So small and compact! To allow room in the trunk for MORE JUNK!

Man, my trunk could sure use a good vacuuming. Let’s all ponder when that will happen, taking into consideration that it is fifteen years old and I cannot remember every having vacuumed it. Hmmm. Hmmmmmmm.

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Is it weird that I envy other shoppers’ relationships with the cashiers at my grocery store? It’s probably a little weird, right? Sometimes I am waiting there with my items on the belt as the person ahead of me pays for her groceries, and I catch little clips of her conversation with the cashier… and some people seem to know so! much! about each other! Like they’re old friends, talking about their aging mothers or their new babies or a college-age child coming home for the weekend.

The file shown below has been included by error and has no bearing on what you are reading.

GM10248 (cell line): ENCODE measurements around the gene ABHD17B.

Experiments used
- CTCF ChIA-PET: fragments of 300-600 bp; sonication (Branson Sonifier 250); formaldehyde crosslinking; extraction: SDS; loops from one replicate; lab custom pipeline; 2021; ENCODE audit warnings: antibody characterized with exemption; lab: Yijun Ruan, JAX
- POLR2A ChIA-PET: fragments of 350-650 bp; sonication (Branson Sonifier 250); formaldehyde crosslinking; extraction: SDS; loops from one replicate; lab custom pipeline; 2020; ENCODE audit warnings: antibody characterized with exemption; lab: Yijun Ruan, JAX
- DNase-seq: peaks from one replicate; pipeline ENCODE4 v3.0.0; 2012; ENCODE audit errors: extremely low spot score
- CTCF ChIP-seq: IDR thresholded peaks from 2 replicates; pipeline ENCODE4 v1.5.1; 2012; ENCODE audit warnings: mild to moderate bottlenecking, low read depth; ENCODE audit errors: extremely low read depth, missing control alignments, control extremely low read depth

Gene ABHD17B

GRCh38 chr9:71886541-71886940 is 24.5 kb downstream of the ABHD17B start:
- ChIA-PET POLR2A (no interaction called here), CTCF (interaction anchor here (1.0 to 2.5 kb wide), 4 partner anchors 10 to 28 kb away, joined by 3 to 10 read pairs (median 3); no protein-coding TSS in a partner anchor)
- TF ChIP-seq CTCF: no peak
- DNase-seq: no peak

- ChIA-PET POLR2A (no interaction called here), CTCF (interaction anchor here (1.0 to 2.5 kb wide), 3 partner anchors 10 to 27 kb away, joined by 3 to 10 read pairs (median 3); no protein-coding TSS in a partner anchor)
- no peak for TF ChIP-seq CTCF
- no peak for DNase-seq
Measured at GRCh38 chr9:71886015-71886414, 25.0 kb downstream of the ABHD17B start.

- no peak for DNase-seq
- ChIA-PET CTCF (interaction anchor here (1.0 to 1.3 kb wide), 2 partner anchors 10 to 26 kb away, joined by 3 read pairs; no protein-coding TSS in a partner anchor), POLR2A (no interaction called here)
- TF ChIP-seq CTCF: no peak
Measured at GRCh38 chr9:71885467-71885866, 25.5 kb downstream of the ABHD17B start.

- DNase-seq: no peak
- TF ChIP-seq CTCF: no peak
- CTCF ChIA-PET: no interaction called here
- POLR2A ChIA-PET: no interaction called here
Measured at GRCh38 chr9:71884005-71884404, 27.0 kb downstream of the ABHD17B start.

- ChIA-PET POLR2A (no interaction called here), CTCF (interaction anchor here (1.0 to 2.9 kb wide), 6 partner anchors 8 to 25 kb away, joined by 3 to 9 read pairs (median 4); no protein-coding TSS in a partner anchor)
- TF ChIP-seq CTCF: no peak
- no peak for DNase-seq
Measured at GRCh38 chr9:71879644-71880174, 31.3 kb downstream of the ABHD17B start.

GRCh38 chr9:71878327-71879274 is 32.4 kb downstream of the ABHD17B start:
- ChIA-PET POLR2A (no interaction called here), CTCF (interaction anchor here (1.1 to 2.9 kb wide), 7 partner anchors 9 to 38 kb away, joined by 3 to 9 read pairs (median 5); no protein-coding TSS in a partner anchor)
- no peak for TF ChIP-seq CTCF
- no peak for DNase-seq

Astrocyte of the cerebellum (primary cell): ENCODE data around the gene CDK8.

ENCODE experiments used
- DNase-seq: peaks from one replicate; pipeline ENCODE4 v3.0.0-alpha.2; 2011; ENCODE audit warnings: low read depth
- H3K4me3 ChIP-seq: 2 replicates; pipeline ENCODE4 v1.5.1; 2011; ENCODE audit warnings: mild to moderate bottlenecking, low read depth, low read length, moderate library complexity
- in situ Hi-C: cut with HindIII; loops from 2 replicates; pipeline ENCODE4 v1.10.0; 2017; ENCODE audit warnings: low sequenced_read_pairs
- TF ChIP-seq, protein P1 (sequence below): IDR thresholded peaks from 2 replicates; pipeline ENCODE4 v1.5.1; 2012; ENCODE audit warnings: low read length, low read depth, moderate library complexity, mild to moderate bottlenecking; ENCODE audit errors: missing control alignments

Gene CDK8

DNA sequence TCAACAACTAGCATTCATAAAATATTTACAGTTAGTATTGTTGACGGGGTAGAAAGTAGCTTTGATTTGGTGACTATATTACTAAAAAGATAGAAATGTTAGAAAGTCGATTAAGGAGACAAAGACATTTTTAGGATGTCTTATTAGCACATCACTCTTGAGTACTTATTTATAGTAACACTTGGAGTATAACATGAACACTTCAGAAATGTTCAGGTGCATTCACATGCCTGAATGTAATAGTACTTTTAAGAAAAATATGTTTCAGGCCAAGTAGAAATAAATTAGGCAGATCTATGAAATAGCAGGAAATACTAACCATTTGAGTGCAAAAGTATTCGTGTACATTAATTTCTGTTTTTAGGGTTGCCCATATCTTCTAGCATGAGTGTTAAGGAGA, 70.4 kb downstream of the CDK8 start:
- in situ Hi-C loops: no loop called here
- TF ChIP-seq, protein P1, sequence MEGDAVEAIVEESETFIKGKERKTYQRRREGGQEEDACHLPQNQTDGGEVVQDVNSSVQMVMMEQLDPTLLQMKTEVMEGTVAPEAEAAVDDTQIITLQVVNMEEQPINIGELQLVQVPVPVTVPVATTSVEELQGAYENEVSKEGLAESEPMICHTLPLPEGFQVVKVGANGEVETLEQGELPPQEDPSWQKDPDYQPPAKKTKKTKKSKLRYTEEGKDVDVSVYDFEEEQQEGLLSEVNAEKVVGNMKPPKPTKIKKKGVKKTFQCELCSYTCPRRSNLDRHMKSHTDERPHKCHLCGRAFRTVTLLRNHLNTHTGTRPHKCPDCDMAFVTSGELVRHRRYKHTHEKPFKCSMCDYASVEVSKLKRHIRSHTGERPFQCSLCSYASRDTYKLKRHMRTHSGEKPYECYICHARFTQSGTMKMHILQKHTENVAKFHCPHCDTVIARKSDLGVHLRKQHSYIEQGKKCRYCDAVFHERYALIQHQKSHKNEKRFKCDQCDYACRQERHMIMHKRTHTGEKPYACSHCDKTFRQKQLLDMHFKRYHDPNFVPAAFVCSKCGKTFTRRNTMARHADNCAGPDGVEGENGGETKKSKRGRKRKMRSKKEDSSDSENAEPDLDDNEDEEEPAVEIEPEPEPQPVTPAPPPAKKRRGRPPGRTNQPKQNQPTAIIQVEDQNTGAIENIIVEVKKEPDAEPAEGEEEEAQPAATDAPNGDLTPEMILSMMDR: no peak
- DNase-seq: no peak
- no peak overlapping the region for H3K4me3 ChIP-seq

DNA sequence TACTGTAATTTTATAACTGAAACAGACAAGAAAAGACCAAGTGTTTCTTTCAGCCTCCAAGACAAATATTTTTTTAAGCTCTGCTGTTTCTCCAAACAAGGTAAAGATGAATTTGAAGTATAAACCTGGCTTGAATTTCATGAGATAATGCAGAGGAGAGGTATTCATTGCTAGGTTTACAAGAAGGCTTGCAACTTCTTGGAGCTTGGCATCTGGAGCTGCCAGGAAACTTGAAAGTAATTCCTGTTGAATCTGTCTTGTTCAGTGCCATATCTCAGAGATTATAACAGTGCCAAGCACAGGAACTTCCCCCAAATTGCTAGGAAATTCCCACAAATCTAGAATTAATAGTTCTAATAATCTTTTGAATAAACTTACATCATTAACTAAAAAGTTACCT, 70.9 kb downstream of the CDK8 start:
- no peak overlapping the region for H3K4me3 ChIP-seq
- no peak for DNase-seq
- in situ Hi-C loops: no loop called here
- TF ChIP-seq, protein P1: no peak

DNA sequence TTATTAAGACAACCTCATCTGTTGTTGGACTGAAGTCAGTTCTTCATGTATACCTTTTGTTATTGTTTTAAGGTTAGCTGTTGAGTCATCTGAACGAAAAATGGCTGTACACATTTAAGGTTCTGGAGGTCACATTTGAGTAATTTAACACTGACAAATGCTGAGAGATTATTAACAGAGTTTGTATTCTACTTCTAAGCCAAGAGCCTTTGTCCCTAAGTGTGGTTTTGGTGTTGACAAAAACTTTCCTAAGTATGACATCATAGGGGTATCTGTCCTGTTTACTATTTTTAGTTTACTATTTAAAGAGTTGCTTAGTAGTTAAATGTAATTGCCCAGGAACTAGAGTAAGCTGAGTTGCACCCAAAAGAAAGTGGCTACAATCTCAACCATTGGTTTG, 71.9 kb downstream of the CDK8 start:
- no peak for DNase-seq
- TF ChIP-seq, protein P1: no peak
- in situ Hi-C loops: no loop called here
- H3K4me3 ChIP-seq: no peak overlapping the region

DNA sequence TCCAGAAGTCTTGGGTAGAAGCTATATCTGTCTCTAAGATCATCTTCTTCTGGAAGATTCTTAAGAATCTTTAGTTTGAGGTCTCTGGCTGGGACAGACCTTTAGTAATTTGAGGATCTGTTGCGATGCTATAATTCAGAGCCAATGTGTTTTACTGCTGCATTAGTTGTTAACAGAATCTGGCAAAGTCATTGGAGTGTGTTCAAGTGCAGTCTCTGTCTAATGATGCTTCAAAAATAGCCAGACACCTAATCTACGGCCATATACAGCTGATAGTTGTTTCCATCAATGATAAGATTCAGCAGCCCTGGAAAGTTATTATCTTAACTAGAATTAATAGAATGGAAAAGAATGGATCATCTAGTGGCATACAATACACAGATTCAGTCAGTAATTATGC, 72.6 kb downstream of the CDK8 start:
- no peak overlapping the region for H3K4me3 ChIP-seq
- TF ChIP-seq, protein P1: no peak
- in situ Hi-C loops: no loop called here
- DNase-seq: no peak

How does a person get to be that familiar with a person she sees for five minutes once a week? (Or more. My in laws are in town and that plus Extra Birthday Baking I’ve been doing for Carla means that I’ve been to the grocery store A Lot lately.) There are members of the grocery store staff that I recognize – like Dan the fish guy, who gave Carla about 50 samples of fish one Saturday before very kindly telling her that this was the last one, okay?, because he needs to save some for other people (I should have stopped her after sample 1, but it was a food that she liked that didn’t come in a package and end in ­–able, so I kept my mouth shut). Or the super nice lady behind the prepared foods counter, with whom I once in a fit of bravery exchanged names, but whose name I then promptly forgot and have never remembered because she doesn’t wear a name tag and obviously I am not brave enough to ask her again. Or the cashier who is really terrific at fitting every single thing into the exact number of bags I have no matter how much junk I’ve loaded into my cart. Or the guys who load my bags into my car, and who are always super nice to Carla (seriously, they have been so kind to her I have sent positive comments to the store manager). But I barely know their names, let alone any details of their personal lives.